Another clear night and another clear day. It was very nice and cool last night but another scorcher today with no breaks from the sun. Kat and I have been pretty vigilant about using sunscreen so neither of us has had any sun burns, but you do come home feeling a bit baked after spending all day in the sun.
We were back at it today, working on the atrium. We were extra lucky today because Lou, the plumber, said we could use his radio. So we plugged in our phones (first Kat’s then mine) and had a grand ol’ time listening to music that we normally enjoy.
That’s nice, Dave, but what did you actually work on today? I’m so glad you asked.
The first thing we did was finish the trex plating that we couldn’t finish before due to the concrete pour we had to finish first. Here you can see Kat drilling away on a piece of trex. We drill holes in it so the anchor bolts come through.
After that, we took that door frame we made yesterday and installed it. Doesn’t this look snazzy?
Another thing you can see in that picture above is the start of the 6″x6″ (15x15cm) posts that we are putting on top of the trex plating. There are two layers of that, raising the wall up a full 12″ (30cm). It seemed a bit odd to us, but they did that because they need the vertical columns to reach a certain height and needed the extra boost underneath to reach it. If you are wondering, these posts are truly 6″x6″, not 5.5″ on a side.
Here we have a picture of myself, Jen and Steve contemplating the Phil as he’s contemplating the stuff down below in the atrium. Contemplation chain, as it were.
Mike R came by and he and Phil had a long discussion late in the afternoon about atrium details. They came down from on high (the roof/second floor), brought their drawings and details were discussed.
It turns out there are supposed to be vertical columns in line with the door. We ran a string line across the whole atrium and the door did not meet the string, though it was pretty close. We ended up having to remove the door from its location and move it south about 3″ (7.5cm). It’s always fun to take apart and redo stuff. Taking screws out of trex is not always easy, let me tell you.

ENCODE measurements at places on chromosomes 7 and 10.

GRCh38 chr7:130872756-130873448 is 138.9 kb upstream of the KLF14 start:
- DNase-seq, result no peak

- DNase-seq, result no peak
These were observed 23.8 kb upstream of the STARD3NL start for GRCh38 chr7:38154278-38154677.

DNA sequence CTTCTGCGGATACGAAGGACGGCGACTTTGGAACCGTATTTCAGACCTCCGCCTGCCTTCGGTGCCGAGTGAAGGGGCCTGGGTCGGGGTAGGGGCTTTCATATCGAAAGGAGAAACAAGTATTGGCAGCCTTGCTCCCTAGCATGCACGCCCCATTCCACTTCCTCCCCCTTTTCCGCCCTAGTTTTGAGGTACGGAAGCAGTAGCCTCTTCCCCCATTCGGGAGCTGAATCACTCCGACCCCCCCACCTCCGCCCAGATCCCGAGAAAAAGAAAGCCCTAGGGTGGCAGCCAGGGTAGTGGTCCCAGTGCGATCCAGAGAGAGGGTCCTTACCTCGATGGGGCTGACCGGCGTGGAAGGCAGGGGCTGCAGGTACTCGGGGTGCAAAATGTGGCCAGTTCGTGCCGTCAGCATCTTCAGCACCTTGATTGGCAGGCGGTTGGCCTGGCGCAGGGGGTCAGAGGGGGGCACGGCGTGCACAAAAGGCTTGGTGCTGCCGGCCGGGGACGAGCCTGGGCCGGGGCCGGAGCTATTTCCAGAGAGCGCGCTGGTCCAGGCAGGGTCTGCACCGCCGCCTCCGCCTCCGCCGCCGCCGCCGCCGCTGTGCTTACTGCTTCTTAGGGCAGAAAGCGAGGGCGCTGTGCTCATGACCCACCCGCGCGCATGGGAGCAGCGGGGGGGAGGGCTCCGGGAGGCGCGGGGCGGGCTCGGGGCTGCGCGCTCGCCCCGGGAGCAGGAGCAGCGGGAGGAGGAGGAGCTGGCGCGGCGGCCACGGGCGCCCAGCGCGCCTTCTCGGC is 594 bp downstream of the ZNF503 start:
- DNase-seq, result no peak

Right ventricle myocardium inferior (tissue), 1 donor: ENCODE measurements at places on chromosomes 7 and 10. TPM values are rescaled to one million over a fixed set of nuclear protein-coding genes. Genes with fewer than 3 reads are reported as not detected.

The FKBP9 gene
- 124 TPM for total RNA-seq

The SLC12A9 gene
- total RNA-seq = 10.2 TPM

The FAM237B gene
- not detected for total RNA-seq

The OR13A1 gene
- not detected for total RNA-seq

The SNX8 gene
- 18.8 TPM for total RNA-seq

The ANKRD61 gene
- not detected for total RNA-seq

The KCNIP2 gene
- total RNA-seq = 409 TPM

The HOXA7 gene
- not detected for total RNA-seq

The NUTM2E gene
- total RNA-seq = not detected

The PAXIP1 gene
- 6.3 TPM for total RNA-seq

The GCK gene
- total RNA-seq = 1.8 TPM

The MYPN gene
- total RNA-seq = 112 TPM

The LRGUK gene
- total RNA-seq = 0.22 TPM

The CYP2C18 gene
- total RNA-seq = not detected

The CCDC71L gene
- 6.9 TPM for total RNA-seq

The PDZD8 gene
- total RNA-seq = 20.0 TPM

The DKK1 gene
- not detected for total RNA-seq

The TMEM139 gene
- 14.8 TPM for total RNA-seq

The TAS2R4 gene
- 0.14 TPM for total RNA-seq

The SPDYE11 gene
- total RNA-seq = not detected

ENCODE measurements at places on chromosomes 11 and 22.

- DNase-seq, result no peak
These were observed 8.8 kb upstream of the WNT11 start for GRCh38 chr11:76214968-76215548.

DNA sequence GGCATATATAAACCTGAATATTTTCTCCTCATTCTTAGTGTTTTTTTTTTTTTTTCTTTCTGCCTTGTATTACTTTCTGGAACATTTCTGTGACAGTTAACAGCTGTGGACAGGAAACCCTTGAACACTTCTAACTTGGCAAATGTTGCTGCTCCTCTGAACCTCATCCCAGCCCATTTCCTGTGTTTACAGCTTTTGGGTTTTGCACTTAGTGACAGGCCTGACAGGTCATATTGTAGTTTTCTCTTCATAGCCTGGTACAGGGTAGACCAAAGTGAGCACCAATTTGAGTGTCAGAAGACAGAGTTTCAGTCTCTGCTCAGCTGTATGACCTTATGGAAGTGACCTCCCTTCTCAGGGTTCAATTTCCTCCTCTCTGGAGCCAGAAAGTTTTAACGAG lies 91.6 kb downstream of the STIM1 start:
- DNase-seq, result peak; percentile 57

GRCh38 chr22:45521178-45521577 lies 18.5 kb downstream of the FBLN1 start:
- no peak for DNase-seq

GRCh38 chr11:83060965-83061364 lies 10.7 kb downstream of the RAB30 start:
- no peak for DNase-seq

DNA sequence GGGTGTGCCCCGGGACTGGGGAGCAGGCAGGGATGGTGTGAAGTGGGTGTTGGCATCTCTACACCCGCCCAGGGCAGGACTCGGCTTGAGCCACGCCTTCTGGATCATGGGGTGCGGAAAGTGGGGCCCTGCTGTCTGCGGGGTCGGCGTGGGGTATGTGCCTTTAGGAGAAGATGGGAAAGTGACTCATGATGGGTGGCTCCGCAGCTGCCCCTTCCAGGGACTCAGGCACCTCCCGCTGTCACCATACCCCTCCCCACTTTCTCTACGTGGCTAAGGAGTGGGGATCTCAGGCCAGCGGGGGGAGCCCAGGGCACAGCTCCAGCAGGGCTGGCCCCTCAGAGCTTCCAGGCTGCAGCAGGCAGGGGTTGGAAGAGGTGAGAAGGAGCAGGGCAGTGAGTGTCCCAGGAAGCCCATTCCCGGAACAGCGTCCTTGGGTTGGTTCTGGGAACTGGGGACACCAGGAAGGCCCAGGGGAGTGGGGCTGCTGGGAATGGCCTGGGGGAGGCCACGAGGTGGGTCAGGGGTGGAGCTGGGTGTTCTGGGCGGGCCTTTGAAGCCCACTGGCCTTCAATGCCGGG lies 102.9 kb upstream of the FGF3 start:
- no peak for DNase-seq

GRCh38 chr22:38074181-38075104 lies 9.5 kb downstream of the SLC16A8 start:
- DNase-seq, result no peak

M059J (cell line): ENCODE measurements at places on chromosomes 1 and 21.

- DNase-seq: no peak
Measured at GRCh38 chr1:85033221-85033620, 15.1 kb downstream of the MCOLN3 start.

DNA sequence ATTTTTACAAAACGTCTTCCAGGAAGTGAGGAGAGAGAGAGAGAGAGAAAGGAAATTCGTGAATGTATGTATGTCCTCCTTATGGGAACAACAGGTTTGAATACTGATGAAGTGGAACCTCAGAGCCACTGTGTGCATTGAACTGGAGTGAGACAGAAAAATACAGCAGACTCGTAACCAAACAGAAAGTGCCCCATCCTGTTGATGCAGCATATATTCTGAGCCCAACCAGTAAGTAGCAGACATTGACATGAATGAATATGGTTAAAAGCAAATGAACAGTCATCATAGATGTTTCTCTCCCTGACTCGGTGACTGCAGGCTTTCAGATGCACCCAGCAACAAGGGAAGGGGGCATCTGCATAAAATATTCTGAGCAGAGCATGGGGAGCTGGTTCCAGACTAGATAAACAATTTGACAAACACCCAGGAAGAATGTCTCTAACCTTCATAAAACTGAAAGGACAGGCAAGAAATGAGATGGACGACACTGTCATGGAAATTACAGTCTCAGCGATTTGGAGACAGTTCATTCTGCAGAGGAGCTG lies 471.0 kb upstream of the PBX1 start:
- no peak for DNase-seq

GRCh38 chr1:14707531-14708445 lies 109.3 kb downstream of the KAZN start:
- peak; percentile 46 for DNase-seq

Speaking of screws, it seems the screws of choice for this work site use the torx bit. Now if you know nothing about screws, torx is a lesser used bit that has a six pointed star. The screws themselves are pretty nice, but the choice of bit, to me seems a tad odd. Also, no matter how many torx drill bits they seem to buy, they always disappear.
Anyway, I took a picture of the atrium at the end of the day. You can see how we have shifted the door frame forward. We’ll remove those blocks we put in front and rip a spacer to fit in the over hanging part. You can also see that most of the 6×6 post work is in place as well.
By the way, don’t drop the end of a 16′ (4.9m) 6×6 post on your finger. It hurts a lot.
Yesterday I said I thought they would have all of the trusses in for the upper floor green house, but I was sorely mistaken. Now that I think about it, they couldn’t put those in until the logs are in place, so that means that the bond beam at the back needed to be poured first. And so it was.
That big concrete pumping truck showed up again today and aside from waiting for the actual concrete to arrive, it managed to pour the whole thing. I’m not sure how much of the buttresses were poured, but I’m pretty sure some of them must have been.
Once that settles up, the nailing plate will go on and the logs will be put in place.
Here you can see all of the framing work they have been doing upstairs. There are now railings around the atrium hole and door frames for ends of the catwalk. You can also see all of the interior framing they have done in the previous picture.
More upstairs, but from a different angle. You can see they have put flashing underneath the edges of the door frames on the catwalk. That’s because those doors are exterior doors. The sections over the roof that they open up to are patios. Only the stuff behind the knee high wall will be interior, as far as the two ends are concerned. The center section will have a stairwell coming up through the atrium. You can see where they have left the gap for the stairs on the closer side.
I mentioned a while back that there would be six cisterns in this place. I have a picture of the four at the back after having been put in place. This house will be able to store a crap load of water. At 1700 gallons per cistern, that works out to 10,200 gallons (38,760L). You certainly won’t go thirsty at this place.
Just in case you thought it was being left behind, the arch over the east side garage entrance is catching up to the west side one. I watched one time on the west side how they get the concrete up there and they parked a wheel barrow full of the stuff and then just took a shovel and heaved it up over the lip. That is some serious work out, I’m sure.
Now this is interesting. This is a sand filter built from a wooden frame and a piece of lath. You throw your sand through this to eliminate clumps and make sure that it is all uniform. As you get further into your finishing coats for plaster and such, you would use a finer and finer filter, with smaller and smaller holes to make the plaster more refined. We won’t be seeing anything too refined as we’ll be heading out long before that.
Remember that interior can and bottle wall? Well it’s come a long way. It even has electrical conduit and junction boxes and so forth all setup.
Here is a finished bottle wall around the exterior east side door. It’s very well done and kudos go to Heather and all of her helpers for doing a great job.
Two more build days to go for us. There will still be a lot left to do when we leave, but we have certainly accomplished a lot as well. When we get to building our own place, it certainly won’t be built nearly as quickly.